Saturday, June 29, 2013

The Rithmatist by Brandon Sanderson

 To be a Rithmatist is to be called to higher purpose. It is to be a soldier, to protect the entirety of The United Isles, and it is to animate and duel with chalk. These elite fighters have been selectively chosen to ward off wild chalkings- two-dimensional creatures crafted of chalk that have the ability to eat human flesh. No one knows the origin of such creatures, but through the study of Rithmatics, people have discovered a way of creating their own chalklings, and those chosen have been able to hold the savage creatures back.

Joel would give anything to become a Rithmatist. Its not as if he wouldn't be good at the practice, he can draw defenses and even knows the theory behind them better than almost any of the other students. Yet Joel was not chosen to become one, and so he must live in their shadows. At least, until some of the Rithmatists at Armedius Academy have been kidnapped, and Joel might hold the only clues as to what happened.

I'm going to start off with this: The Rithmatist is the book I have been looking for. Not in the sense that it is the absolute best book of all time, but that I truly have been searching for a book that fits this bill. And that would simply be a focus on old school magic but not including witchcraft. It seems as if I would have found such a book by now, but I simply haven't until this point. And technically, this isn't old school magic but something completely new. Brand Sanderson created a new form of magic based on chalk drawings. This may sound both interesting and two-dimensional (pun intended), however throughout the book the limits of Rithmatics were continually stretched and I never found it to be a handicap, rather it was something to sit back and enjoy. The time-tested feel was created by having the setting primarily at a university and including professors and old-fashioned studies (and no cheesy new spins on mythical creatures. Yay!)

I was hooked immediately, but during the second half of the book I had to rip it out of my own hands. The pace is masterful, never allowing the story to get dull, and full of suspense without getting ahead of itself. There was always some new twist that I hadn't anticipated. Every character felt genuine and distinct without being cloyingly pronounced. At the end of the day, it was just a truly great book that earned the position of becoming one of my favorites, and I was truly relieved to discover at the end that the story is not over yet.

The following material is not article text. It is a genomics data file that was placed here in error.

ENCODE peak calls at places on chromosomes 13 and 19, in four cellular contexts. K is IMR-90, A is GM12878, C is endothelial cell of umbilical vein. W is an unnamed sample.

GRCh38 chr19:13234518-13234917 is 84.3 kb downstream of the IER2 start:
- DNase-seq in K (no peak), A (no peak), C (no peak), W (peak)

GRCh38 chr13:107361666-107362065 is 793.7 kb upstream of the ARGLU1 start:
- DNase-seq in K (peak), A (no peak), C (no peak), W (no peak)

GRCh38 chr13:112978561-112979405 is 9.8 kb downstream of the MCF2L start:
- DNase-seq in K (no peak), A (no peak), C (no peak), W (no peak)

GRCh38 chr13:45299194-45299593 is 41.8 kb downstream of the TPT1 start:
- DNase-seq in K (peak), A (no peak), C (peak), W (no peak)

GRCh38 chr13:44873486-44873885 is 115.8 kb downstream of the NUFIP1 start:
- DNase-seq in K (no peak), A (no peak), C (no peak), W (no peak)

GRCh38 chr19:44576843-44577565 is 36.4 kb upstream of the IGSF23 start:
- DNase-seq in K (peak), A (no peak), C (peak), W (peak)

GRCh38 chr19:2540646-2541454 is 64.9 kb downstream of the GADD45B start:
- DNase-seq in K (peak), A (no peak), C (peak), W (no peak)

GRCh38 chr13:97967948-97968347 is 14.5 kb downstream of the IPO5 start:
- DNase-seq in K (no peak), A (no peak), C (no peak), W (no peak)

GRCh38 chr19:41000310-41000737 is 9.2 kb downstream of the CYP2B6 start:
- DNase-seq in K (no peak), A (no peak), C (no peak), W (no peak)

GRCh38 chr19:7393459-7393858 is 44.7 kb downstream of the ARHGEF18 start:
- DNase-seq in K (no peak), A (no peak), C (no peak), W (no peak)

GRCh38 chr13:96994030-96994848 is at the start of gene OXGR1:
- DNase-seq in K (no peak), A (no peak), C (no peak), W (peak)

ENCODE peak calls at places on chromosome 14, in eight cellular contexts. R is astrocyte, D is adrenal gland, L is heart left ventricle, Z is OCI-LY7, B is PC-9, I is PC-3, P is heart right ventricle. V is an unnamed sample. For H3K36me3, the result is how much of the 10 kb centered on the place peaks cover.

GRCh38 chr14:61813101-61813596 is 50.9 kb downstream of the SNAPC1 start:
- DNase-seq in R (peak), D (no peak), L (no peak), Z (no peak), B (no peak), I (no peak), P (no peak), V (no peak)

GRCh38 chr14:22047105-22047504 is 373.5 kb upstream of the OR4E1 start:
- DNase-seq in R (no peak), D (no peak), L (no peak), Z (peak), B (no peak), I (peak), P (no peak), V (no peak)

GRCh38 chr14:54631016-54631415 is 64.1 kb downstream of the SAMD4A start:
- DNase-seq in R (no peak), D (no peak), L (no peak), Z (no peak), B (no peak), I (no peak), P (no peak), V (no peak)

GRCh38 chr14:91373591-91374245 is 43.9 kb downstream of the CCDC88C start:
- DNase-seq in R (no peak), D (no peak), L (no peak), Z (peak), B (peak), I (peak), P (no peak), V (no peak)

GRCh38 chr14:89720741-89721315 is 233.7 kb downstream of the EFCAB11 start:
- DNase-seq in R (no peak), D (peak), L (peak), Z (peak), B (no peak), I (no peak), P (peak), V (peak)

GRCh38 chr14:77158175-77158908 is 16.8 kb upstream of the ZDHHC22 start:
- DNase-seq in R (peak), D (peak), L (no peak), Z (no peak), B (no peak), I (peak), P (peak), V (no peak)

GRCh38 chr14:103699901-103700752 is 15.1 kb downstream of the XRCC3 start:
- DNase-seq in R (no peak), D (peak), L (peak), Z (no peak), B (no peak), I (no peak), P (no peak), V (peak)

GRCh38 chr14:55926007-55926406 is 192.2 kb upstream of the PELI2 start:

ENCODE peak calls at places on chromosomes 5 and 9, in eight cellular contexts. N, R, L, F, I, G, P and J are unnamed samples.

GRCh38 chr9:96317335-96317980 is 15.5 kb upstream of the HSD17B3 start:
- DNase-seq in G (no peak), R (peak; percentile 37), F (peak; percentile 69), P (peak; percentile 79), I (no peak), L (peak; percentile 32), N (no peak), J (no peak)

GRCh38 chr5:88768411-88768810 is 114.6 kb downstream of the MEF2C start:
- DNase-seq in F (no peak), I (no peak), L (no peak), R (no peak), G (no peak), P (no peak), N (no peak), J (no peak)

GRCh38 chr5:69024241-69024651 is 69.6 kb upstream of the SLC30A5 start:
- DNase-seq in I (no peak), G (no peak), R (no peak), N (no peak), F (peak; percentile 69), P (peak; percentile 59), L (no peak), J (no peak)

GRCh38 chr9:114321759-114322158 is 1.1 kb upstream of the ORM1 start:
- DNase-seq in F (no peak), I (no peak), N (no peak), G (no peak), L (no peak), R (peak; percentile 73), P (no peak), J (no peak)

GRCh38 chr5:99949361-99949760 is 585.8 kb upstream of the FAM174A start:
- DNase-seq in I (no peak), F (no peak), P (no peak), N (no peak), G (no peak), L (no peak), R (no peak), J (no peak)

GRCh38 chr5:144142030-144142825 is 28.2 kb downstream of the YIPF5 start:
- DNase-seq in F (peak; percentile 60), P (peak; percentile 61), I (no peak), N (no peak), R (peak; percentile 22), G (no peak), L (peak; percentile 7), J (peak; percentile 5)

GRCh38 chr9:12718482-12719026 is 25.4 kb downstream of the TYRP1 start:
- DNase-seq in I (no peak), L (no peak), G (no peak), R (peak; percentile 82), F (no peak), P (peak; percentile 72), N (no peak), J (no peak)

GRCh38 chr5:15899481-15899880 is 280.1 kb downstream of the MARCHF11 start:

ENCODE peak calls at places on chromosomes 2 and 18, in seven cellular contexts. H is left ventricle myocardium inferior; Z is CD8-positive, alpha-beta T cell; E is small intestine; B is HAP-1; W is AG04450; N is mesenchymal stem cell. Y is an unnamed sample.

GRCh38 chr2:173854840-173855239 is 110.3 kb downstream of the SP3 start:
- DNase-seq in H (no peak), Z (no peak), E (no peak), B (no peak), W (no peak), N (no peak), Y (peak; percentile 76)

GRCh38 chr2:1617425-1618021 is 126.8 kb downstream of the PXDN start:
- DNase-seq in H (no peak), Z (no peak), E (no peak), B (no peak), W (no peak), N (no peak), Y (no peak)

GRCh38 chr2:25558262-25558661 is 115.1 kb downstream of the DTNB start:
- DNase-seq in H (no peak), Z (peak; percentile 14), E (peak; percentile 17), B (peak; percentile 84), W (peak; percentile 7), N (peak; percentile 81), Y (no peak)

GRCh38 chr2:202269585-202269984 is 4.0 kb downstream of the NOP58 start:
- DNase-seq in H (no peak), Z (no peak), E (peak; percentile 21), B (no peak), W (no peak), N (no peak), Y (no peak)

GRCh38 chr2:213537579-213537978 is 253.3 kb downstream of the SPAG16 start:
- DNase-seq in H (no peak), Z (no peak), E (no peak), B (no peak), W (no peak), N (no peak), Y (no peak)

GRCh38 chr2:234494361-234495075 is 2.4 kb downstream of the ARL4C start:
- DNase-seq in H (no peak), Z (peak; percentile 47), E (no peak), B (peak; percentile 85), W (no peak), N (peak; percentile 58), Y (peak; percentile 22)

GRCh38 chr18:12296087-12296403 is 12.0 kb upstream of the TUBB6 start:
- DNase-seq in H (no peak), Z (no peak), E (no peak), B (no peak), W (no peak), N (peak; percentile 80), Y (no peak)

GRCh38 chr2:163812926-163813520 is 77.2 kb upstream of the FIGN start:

Monday, May 6, 2013

Afloat by Erin Healy

Beautiful homes built on the water might just be the way of the future, as architect Vance Nolan sees it. But just as his dream is becoming a reality, disaster strikes. A sinkhole endangers several lives, including those of Danielle Clement and her son Simeon. In the aftermath of the disaster, merciless rain and rising waters ensue, stranding everyone in a single building. It becomes survival of the fittest when it is discovered murders are among them.

Afloat dives straight into the heart of the story. There is a beautiful symbiosis between suspense and plot. Just enough backstory is initially revealed for initial hook, and an alternating blend in the rest of the story keeps you perfectly ensnared. In such a seemingly confined setting, my mind roamed free.

Since these stranded, survival of the fittest type stories can occasionally be cliché, I would like to point out that this is in no way the case for Afloat. The story was loaded with unexpected turns, both in happenings and in characters. My mental view of the story world was just stunning and in great detail, yet I never felt any descriptions dragged on.

I loved the spiritual elements in the story. Often times the theme can be so very monotonous in a Christian fiction, but this story mixed things up a bit and even had multiple points. The supernatural element that is trademark in Erin's work has a milder tone in this novel than some of her other works, but still plays a notable part. Eagerly awaiting the next Erin Healy novel!

Sunday, April 21, 2013

Vapors by J.S. Bailey

In the future, when all of our records are lost, two archaeologists are trying to unlock the history of our time. The men, Kerry Wellington and Hugh Treviño, are aided with a tool previously unavailable to humans. They have a machine that is able to resurrect the dead. When they bring back a young woman, the first human ever to be resurrected by such means, she reveals a past that neither Kerry nor Hugh imagined.

Vapors is an excellent short story that feels like it's not. And by that I mean in some ways it feels like the beginning of a novel but still contains all the components to make it independent. Though a quick read, it is flawlessly written and leaves a lasting impression. I was quite impressed at how well the character development played out. The moral was excellent and the story will stick with you.

Saturday, April 20, 2013

Eyes Wide Open by Ted Dekker

(From the back cover)
Who am I? 

My name is Christy Snow. I'm seventeen and I'm about to die.

I'm buried in a coffin under tons of concrete. No one knows where I am. My heart sounds like a monster with clobber feet, running straight toward me. I'm lying on my back, soaked with sweat from the hair on my head to the soles of my feet. My hands and feet won't stop shaking.